Wow Tamar, how many books have you written about inter-cultural ties or maybe I should call them political books, since everything is political?

So far I’ve written 16 books (click here for a list of Tamar Verete-Zahavi’s books) all about human rights, equality, great leaders, but I won’t write here the story behind them all. I’ll finish with my book, Rosie’s Song. The book is based on two powerful things I experienced in Hebron. First, visiting the home of my daughter’s teacher, a settler in the Jewish settlement in Hebron. Second, a full year in which I taught Hebrew to a group of Palestinian women in Hebron. I would travel there every Wednesday with my friend Naama. They wanted to learn basic Hebrew in order to communicate with soldiers and military government officials, and I went there knowing that conversations reduce violence. Also, I was intrigued. And I got so much out of it, as well as another book.

Rosie, my heroine, experiences the extreme adventures that I had in Hebron. It took me seven years to write this book. I’d write and and break away, write and stop. It was very hard because Hebron is an extreme place – the very essence of the occupation, settlement and oppressive patriarchy. I love this book because I found a fascinating angle for viewing the Hebron experience. Rosie the teenager – who defies conventions, feeds off anger and tantrums – falls in love with Hebron and with her two friends, Emuna the settler and Sana the Palestinian. The city reflects her inner world and only there is she able to write the crazy song that will bring her international fame.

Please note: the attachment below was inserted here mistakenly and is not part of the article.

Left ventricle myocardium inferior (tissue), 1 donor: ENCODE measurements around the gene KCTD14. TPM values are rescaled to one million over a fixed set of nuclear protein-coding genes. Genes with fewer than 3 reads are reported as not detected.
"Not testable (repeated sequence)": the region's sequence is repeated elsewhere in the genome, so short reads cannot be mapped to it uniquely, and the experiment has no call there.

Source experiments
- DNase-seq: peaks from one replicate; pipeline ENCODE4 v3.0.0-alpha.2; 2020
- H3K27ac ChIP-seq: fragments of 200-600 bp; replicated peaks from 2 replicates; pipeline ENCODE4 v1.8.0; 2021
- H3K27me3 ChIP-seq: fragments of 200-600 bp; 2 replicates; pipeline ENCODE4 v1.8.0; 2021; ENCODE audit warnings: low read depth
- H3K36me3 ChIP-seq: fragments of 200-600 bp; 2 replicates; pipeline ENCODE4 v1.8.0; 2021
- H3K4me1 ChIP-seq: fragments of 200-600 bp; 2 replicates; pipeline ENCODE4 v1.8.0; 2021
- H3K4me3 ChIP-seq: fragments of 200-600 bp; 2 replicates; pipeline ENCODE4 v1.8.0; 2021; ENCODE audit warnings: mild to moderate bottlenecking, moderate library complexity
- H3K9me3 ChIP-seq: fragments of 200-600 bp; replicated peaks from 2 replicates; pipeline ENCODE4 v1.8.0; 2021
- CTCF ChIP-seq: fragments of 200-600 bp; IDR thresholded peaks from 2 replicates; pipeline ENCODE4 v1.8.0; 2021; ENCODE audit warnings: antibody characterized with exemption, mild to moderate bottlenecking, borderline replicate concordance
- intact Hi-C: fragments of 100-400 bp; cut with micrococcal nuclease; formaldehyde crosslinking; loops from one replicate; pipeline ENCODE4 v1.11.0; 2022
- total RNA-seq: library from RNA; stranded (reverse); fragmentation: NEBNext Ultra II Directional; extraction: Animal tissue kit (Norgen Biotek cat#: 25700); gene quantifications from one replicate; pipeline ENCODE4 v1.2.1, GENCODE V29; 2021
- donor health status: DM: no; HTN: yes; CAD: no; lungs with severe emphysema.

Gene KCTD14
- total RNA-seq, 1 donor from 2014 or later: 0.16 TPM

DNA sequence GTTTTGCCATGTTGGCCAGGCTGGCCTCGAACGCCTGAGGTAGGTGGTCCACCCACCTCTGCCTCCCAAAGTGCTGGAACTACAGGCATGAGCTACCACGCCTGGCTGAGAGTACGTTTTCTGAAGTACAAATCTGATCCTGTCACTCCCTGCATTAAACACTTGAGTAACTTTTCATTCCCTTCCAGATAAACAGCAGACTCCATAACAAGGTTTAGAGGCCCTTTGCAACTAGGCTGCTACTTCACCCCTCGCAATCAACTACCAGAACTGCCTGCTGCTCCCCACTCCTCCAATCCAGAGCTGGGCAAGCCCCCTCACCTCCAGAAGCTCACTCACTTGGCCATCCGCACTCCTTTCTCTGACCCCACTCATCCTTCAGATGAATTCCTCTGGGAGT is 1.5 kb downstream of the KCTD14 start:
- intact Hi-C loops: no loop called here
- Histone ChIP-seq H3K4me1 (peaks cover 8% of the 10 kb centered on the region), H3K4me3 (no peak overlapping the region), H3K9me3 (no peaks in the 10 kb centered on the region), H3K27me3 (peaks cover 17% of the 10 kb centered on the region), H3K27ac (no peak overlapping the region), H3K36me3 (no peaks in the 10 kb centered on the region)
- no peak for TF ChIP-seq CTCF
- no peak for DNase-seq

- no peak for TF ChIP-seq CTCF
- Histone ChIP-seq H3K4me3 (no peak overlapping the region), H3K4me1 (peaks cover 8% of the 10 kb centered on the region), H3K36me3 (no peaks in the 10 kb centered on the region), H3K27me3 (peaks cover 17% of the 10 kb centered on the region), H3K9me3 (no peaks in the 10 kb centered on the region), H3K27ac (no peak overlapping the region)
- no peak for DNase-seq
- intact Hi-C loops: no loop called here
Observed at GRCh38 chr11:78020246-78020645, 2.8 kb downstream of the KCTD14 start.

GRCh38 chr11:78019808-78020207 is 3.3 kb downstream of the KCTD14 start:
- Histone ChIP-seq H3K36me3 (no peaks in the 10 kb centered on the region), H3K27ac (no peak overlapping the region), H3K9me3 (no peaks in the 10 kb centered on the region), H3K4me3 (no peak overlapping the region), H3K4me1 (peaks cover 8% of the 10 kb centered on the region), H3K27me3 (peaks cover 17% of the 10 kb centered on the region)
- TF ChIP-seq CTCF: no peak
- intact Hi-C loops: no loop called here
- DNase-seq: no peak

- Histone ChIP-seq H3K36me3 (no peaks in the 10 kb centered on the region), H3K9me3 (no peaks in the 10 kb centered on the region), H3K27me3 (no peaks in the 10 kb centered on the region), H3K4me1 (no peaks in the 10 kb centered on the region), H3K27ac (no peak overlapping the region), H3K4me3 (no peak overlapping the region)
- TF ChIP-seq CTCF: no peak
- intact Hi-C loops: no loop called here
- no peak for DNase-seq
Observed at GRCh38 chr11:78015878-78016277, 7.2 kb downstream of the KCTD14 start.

Tamar, what are you doing today?

Today I teach Early Education at the David Yellin Academic College of Education. My PhD dissertation was about children who starting from age three begin to develop their political stances and was written in French. I am also a social activist on many subjects including the very sad subject of refugee children, and everything to do with human rights. I’m also working on a Young Adult novel with Reuven Abergel about the Black Panthers. I’m also socially active for asylum seekers, both children and adults. In my opinion it’s important to start educating towards a shared life from an early age. And that’s my message to you. Teach children to be human beings with all the complexities, to think critically, to act to advance basic human rights for everyone. And this must be started at an early age, which is of course my area of expertise.

Following you will find an article on a book I wrote about asylum seekers.

Anyone wanting to delve deeper, here’s Dr. Shai Rudin’s article The character of the Arab in Tamar Verete-Zehavi’s books, I recommend it.

Thank you Tamar Verete-Zehavi – I was happy to meet you